Good News for Planet. Bad News for Science Deniers. Renewables Breaking Out Everywhere…
September 24, 2013
Good news for the planet is, of course, Mr. Yuck for climate deniers.
Four key technologies in ascendance. Wind, for instance.
Michigan’s current Renewable Portfolio Standard (RPS) requires electric providers to ramp up their use of renewable energy in order to obtain 10% of their electricity sales from renewable resources in 2015. Those goals are expected to be met in nearly all cases, and the exception has announced plans to wind down service.
The RPS has resulted in approximately 1,400 MW of new renewable energy projects operating or currently under development in our state (94% of these new projects are wind energy projects and approximately half are non-utility owned). By the end of 2013, in total, Michigan consumers will have paid approximately $675 million in surcharges supporting this expansion.
Due to decreases in renewable energy costs, surcharge collections are expected to be significantly reduced or even eliminated for some electric providers beginning in 2014, because project costs are in some cases essentially equivalent to conventional generation under current conditions.
..and continuing to get cheaper, I might add — because the more fossil fuels you use, the more expensive they get, but with renewables, its just the opposite, the more you use, the cheaper they get.
Of course, wind has the advantage of being, well, free – in the sense that utilities and customers know that the base cost of the fuel will be the same 25 years, and 2500 years, from now, as it is today. For utilities, this makes signing a 20 year contract much easier.
A new annual wind energy evaluation for the entire US from Berkeley Labs shows that wind energy is cheaper than ever, and continuing to drop -
Falling wind turbine prices are pushing installed project costs lower. Wind turbine prices have fallen 20 to 35% from their highs back in 2008, and these declines are pushing project-level costs down. Based on a large sample of wind projects, average project costs in 2012 were down almost $200/kW from the reported average cost in 2011, and down almost $300/kW from the reported average cost in both 2009 and 2010. Among projects built in 2012, the windy Interior region of the country was the lowest-cost region, with average project costs of ~$1,760/kW.
Wind energy prices have been falling since 2009, and now rival previous lows.Lower wind turbine prices and installed project costs, along with improved capacity factors, are enabling aggressive wind power pricing. After topping out at nearly $70/MWh in 2009, the average levelized long-term price from wind power sales agreements signed in 2011/2012 – many of which were for projects built in 2012 – fell to around $40/MWh nationwide. This level approaches previous lows set back in the 2000-2005 period, which is notable given that wind projects have increasingly been sited in lower quality wind resource areas. Wind energy prices negotiated in 2011 and 2012 are generally lowest in the Interior region of the U.S., with prices averaging just above $30/MWh, and typically ranging from $20-40/MWh. Even with today’s very attractive wind energy prices, however, wind power sometimes struggles to compete with what are currently very low natural gas and wholesale power prices in many parts of the country.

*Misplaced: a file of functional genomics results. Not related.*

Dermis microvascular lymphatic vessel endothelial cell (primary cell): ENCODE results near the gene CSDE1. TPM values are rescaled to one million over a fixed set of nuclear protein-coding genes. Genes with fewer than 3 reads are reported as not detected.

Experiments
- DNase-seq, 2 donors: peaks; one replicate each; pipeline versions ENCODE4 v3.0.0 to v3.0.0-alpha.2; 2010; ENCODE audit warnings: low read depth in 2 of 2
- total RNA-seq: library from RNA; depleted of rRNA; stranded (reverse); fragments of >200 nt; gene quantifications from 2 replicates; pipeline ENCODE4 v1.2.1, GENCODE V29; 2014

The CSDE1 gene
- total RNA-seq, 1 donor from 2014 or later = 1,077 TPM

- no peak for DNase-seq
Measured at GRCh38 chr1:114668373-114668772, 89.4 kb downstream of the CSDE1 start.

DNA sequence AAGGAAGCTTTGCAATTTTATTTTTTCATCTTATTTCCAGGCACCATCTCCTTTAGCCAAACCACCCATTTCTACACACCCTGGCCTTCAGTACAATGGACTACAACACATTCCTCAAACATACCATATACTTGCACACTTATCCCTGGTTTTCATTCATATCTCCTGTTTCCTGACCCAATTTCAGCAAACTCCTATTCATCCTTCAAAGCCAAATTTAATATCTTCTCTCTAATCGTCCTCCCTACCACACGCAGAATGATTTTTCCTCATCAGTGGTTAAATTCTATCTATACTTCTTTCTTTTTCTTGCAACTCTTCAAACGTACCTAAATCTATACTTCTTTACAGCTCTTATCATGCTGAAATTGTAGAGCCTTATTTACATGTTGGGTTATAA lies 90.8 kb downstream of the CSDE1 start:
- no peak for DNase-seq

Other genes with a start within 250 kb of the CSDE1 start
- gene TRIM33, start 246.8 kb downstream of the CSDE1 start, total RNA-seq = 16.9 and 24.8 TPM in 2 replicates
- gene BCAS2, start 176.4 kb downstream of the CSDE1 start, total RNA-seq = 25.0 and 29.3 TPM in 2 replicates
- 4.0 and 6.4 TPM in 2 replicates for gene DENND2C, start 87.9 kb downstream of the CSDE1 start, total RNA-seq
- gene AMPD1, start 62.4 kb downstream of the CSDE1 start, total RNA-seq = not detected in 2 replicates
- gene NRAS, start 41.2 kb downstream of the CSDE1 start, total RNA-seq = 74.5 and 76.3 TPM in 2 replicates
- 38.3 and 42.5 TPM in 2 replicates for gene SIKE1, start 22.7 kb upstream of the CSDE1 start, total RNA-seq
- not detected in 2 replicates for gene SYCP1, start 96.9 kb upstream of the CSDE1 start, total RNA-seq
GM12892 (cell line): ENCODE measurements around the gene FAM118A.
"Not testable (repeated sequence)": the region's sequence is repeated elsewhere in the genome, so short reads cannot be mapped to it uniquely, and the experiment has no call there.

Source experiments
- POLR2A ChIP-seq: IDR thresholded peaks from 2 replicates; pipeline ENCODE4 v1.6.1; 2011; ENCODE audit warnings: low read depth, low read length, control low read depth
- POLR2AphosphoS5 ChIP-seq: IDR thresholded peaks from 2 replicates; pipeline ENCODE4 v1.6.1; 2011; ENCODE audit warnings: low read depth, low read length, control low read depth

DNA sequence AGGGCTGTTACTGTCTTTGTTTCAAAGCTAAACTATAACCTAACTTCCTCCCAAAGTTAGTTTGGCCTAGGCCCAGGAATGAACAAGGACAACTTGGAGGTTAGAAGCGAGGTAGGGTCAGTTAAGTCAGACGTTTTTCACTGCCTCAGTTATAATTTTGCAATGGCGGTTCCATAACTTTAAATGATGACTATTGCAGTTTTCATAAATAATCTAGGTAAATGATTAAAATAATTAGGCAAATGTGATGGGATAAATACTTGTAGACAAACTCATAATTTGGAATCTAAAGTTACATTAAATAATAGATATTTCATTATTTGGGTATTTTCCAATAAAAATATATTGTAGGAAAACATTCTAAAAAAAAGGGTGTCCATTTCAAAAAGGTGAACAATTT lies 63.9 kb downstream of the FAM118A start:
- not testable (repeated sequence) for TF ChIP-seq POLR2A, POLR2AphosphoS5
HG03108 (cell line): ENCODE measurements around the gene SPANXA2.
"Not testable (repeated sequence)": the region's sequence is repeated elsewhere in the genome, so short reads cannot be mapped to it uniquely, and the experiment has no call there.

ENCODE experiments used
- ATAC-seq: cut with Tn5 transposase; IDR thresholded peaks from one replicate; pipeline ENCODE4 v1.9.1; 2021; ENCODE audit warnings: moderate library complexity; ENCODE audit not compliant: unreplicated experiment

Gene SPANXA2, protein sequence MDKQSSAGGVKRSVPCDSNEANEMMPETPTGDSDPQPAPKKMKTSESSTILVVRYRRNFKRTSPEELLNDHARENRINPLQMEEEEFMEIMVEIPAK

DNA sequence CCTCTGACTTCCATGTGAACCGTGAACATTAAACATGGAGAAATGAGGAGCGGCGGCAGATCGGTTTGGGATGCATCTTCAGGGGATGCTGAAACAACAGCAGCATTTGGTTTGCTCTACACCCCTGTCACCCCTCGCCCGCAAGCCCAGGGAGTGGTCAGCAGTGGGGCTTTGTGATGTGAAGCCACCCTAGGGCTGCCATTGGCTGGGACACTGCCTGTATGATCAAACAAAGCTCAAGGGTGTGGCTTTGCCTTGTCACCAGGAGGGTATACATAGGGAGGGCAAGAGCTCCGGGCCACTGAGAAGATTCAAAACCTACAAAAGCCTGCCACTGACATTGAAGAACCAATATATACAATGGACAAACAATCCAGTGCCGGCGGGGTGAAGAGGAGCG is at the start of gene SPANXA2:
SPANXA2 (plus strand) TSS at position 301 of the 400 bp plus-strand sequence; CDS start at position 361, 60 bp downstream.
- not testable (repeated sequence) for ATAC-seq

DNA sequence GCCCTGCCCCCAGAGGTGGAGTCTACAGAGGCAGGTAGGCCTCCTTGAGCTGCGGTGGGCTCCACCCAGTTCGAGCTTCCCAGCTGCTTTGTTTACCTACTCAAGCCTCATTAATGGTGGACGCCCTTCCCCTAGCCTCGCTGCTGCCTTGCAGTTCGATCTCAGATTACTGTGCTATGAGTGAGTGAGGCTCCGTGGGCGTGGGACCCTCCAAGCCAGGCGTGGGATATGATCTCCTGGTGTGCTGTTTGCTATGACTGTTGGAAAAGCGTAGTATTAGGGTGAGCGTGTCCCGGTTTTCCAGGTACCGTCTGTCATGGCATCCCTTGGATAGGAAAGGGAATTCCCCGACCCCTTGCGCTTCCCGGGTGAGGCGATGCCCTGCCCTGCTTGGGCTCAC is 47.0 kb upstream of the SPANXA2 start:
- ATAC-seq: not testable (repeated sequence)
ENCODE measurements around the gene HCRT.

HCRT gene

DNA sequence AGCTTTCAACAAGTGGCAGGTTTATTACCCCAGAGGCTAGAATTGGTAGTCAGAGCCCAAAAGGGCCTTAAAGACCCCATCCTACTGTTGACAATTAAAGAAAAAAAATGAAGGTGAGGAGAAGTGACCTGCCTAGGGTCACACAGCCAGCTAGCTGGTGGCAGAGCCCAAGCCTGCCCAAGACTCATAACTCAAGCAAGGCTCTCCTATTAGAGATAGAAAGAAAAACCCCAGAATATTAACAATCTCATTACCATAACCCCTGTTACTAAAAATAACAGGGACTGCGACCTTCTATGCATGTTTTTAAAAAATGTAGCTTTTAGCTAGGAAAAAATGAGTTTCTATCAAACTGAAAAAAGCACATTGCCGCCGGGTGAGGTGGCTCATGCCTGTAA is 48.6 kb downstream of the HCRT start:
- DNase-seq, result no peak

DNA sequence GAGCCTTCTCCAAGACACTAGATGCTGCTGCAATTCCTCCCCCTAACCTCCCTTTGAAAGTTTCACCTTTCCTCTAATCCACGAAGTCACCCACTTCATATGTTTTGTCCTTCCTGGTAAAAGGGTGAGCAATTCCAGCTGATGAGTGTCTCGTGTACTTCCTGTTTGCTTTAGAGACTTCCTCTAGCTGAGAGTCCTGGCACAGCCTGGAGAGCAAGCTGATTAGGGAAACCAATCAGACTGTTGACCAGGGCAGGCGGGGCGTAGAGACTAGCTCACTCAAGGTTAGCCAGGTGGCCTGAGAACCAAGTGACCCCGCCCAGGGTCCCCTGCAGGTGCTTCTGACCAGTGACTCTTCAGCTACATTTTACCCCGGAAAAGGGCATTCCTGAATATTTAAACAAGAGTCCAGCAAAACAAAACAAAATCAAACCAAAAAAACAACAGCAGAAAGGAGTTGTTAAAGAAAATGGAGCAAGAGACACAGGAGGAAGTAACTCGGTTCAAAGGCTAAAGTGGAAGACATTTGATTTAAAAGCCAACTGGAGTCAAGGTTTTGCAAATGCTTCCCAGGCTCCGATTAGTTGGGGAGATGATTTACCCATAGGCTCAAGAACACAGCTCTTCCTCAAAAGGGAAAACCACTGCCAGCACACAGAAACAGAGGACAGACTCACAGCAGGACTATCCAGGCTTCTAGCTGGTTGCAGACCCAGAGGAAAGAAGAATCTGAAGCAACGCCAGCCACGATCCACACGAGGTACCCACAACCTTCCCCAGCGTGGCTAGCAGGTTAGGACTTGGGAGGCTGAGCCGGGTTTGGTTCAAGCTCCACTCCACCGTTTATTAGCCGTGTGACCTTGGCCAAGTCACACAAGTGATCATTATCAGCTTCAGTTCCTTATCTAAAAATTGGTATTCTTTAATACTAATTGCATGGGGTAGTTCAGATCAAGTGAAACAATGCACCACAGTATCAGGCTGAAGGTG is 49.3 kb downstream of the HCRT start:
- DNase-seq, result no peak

1. Wind deployment
Since 1999, the average wind turbine has increased electrical output by 260 percent. So although turbine prices have risen in recent years, the cost of electricity from wind has fallen to around 5 cents per kilowatt-hour — a 90 percent drop since the 1980s. In 2012, wind was the single largest source of new electricity capacity in the U.S., beating even natural gas.
2. Solar photovoltaic (PV) deployment
As we recently pointed out, there is now a solar PV system installed in America every four minutes, up from every 80 minutes in 2006. According to GTM Research’s Solar Market Insight report, the national average price of an installed PV system declined by 26.6 percent in 2012. That drop has been helped by a strong reduction in module costs and pricing due to global oversupply. The DOE points out that the cost of a solar module in 2012 is 1 percent of what it cost 35 years ago.
Consequently, two-thirds of all distributed solar PV capacity in the U.S. has been deployed in the last 2 1/2 years, GTM Research Senior Analyst MJ Shiao recently showed.
3. LED Deployment
As lighting manufacturers ramp up production, the cost of producing an LED relative to the cost of raw materials has declined by 25 percent each year. This leads some experts to conclude that LEDs may represent 80 percent of all new lighting by 2020. According to the DOE, there were 400,000 LED lights deployed in the U.S. in 2009. With 20 million deployed today, that number has increased by a factor of 50. According to a recent survey from Sylvania, 35 percent of U.S. households now have at least one LED light.
4. Electric vehicle (EV) deployment
After multiple fits and starts, the electric vehicle market in the U.S. is finally starting to make some progress. In the first half of this year, sales of electric vehicles have already been more than double the total of all sales throughout the entirety of 2012. In California, Tesla is outselling high-end cars like Porsches, Lincolns, Land Rovers and Jaguars. And although battery makers have struggled to find customers and appropriate business models, the DOE reports that the cost of manufacturing an EV battery has dropped by 50 percent since 2008.